Scott ‘fairly certain’ that a veto session is on the way
The governor does not foresee an easy end to the legislative session as the Democratically controlled House and Senate forge ahead with bills he opposes.
“I am fairly certain that we’ll need a veto session in June,” Republican Gov. Phil Scott told WCAX reporter Neal Goswami in an interview, an excerpt of which Goswami posted to Twitter.
Scott sent a letter to lawmakers in March outlining which bills he opposed and why. They have expended little effort to make changes that would make those bills more palatable to the administration, which refuses to support any legislation that would create new fees, taxes or generally raise the cost of living or of doing business in Vermont.
“The Governor has been clear on his opposition to bills that will saddle Vermonters with new or higher state taxes and make Vermont less affordable, so given the Legislature continues to advance proposals that will do just that, he has said he does anticipate needing a veto session in June,” Rebecca Kelley, his spokesperson, said in an email.
Those bills include raising the minimum wage to $15 by 2024, creating a new fee for cleaning up public waters, and holding companies liable for causing or contributing to toxic pollution.
The administration has signaled that it may consider new taxes and fees next year — after the next gubernatorial election — at least on the issue of generating funds for pollution reduction in Vermont’s lakes.
However, the governor has not budged this year, insisting that many Vermonters simply cannot afford higher taxes or new fees for government services, and need to keep as much of their earnings as possible.
Senate President Pro Tem Tim Ashe, D/P-Chittenden, said earlier this month that he would “love to not have a veto session,” but wasn’t sure that was possible. Ashe said again on Tuesday that on certain issues, legislators were not going to back down.
“We’ll continue to try to clean up the state’s waters, protect consumers from negligent companies like Equifax, take on the pharmaceutical industry, raise wages for thousands of people who’ve been stiffed by the economy,” and to prevent cuts to programs that serve disabled Vermonters, Ashe said in an email.
“If the Governor chooses to veto all of that, that’s his choice and we’ll take it from there,” he said.
Another point of contention as lawmakers have entered the final two weeks of the scheduled legislative session has been school funding, a dispute that has in many ways mirrored the showdown that led to a veto session last year.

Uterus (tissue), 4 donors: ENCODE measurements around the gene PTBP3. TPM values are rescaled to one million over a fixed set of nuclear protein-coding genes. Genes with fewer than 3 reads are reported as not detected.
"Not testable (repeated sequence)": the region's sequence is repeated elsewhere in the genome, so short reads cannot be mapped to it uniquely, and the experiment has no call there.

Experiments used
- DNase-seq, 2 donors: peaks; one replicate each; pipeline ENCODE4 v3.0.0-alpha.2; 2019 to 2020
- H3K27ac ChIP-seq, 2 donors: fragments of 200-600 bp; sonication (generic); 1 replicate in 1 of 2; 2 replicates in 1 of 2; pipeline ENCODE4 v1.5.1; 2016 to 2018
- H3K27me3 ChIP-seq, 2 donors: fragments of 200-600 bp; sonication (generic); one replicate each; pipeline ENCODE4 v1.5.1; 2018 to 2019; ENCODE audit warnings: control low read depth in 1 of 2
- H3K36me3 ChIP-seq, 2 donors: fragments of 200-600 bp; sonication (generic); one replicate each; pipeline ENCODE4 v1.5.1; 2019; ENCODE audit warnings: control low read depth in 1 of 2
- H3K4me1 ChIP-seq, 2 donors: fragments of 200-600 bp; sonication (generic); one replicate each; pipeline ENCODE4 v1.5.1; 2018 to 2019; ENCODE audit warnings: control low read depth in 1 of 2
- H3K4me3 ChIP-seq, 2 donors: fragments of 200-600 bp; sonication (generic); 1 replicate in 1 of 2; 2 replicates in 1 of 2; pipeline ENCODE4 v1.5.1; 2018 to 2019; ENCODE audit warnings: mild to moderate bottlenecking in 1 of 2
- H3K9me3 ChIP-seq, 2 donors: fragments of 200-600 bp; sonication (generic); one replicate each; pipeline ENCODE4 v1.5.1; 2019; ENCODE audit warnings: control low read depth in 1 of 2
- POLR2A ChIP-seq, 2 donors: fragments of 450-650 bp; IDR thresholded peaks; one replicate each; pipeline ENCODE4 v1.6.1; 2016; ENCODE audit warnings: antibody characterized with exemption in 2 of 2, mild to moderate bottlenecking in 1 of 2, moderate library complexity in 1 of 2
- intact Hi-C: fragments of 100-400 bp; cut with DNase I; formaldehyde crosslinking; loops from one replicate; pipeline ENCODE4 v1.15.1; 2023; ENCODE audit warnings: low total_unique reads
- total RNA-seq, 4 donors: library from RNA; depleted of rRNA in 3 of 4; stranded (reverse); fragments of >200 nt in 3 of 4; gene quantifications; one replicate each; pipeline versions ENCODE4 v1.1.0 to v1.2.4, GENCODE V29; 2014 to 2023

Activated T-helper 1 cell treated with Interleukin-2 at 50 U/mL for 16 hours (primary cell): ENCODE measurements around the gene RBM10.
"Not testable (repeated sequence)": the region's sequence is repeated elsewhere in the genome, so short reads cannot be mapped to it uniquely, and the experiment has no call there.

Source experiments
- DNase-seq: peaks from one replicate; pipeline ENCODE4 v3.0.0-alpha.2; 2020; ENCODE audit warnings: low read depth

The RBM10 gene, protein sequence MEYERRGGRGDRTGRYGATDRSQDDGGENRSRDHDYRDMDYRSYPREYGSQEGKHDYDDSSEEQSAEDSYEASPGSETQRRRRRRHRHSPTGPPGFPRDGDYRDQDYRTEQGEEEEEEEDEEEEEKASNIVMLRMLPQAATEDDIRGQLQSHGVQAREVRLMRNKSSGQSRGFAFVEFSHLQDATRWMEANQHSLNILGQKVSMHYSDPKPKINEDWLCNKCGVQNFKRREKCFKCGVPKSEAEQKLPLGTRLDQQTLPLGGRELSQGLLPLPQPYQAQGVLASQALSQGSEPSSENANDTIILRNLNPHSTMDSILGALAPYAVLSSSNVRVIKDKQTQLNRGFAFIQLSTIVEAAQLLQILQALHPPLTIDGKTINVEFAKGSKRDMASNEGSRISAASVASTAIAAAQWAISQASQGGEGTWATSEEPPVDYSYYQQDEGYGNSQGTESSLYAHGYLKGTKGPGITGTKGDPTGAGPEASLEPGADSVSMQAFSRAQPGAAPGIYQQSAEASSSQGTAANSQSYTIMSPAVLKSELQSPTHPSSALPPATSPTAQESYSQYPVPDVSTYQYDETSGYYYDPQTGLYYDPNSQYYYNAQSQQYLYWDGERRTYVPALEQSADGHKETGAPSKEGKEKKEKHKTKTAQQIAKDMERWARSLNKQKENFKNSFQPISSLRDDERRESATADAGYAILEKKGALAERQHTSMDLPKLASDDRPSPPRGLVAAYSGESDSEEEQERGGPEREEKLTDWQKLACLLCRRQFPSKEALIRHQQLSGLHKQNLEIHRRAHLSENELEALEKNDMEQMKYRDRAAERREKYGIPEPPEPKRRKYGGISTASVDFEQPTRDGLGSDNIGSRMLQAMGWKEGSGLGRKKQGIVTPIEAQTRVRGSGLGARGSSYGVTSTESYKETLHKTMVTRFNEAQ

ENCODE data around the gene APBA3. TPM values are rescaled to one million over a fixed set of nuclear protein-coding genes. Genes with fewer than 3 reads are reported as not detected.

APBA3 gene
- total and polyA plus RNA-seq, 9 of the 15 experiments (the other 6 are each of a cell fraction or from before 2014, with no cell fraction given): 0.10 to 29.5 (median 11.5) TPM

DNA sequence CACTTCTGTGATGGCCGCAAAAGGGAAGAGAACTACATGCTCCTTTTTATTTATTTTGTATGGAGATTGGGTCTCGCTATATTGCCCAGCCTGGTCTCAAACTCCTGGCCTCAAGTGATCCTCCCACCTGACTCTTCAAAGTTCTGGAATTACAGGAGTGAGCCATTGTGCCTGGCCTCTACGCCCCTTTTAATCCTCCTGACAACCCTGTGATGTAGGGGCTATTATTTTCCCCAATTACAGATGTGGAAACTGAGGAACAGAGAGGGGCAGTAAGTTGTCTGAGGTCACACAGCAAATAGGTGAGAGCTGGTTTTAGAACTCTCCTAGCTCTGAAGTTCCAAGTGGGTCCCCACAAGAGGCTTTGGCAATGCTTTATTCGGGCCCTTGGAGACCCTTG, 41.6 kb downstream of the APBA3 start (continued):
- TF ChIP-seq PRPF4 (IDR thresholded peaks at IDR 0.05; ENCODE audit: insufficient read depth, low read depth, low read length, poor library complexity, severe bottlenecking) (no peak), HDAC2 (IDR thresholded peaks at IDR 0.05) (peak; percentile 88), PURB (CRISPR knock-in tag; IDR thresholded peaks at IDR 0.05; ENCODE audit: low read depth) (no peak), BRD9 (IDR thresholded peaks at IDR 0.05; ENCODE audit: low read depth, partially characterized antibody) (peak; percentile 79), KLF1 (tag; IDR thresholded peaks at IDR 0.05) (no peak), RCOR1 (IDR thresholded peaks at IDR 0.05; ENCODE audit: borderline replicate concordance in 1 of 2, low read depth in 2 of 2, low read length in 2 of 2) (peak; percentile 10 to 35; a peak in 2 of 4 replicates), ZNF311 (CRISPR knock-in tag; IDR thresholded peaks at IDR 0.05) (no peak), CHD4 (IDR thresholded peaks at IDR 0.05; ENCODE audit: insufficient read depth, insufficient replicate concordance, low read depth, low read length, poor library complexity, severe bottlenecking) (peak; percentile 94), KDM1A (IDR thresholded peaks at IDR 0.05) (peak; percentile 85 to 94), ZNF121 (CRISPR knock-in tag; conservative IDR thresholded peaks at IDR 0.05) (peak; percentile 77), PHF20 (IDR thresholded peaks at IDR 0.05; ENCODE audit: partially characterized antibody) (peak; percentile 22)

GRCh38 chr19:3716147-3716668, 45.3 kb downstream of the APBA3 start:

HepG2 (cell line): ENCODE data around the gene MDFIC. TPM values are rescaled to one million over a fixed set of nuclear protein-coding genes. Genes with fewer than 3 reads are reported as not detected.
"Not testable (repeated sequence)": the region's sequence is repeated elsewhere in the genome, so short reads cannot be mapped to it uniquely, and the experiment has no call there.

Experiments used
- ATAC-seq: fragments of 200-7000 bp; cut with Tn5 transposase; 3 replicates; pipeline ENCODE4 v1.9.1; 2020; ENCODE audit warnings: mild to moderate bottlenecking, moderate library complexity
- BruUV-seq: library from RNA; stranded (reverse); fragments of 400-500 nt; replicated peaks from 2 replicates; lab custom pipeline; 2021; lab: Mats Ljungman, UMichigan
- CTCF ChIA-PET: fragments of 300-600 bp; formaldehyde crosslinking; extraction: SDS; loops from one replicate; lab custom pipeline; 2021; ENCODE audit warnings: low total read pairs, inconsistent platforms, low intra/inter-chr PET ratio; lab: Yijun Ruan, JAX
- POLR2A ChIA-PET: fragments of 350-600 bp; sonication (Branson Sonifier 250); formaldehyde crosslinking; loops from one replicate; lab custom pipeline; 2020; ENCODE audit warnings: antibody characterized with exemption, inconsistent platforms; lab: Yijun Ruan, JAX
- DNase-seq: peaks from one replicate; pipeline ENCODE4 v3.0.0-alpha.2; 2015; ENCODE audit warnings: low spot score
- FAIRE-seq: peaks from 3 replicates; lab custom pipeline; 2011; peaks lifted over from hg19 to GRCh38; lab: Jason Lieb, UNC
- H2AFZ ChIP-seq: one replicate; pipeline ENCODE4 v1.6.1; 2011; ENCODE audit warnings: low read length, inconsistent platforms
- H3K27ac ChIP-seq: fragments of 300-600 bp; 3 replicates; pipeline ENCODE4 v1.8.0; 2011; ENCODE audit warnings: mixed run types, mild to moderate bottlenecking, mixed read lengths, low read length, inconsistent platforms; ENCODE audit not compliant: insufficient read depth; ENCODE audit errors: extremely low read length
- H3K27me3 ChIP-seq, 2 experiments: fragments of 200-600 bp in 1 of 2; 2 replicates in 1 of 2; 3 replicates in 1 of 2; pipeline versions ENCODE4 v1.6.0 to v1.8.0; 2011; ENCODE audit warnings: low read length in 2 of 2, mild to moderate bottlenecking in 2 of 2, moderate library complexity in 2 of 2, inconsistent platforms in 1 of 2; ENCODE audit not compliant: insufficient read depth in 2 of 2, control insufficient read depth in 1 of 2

Scott suggested last week that a solution might be found using one-time funds to cover the school budget without raising taxes this year. He also wants legislators to agree to longer term cost-containment proposals such as a statewide teacher healthcare benefit and increased student-to-staff ratios, the outlines of which the administration presented to lawmakers on Tuesday.
Up to this point, details on what the administration wants have been scarce, Speaker of the House Mitzi Johnson, D-South Hero, said in an email.
“It’s nearly May and we’re still waiting for the Governor’s proposals. He’s been talking all session about broad ideas, but has not shared his plan to get there,” she said. “It’s getting very late to introduce proposals, and it’s too early to talk about a veto session.”
On the school spending front, Johnson has said using one-time funds would only create a bigger problem next year. The wheels are already in motion for significant savings, she said. The combination of ongoing school district consolidation, greater financial responsibility at the local level, and a special education overhaul are going to deliver significant savings and relieve the burden on taxpayers in the coming years, she said on Monday.
Kelley said Tuesday that dismissing the use of one-time funds for schools, which legislators proposed last year, was “inconsistent at best, intentionally misleading at worst.”
“It’s unfortunate to see that instead of learning from the opportunity they squandered for taxpayers last year, the Legislative majority has, again, reflexively rejected the many system reforms the Governor has put on the table to prevent an increase in statewide property tax rates for a second consecutive year,” Kelley said.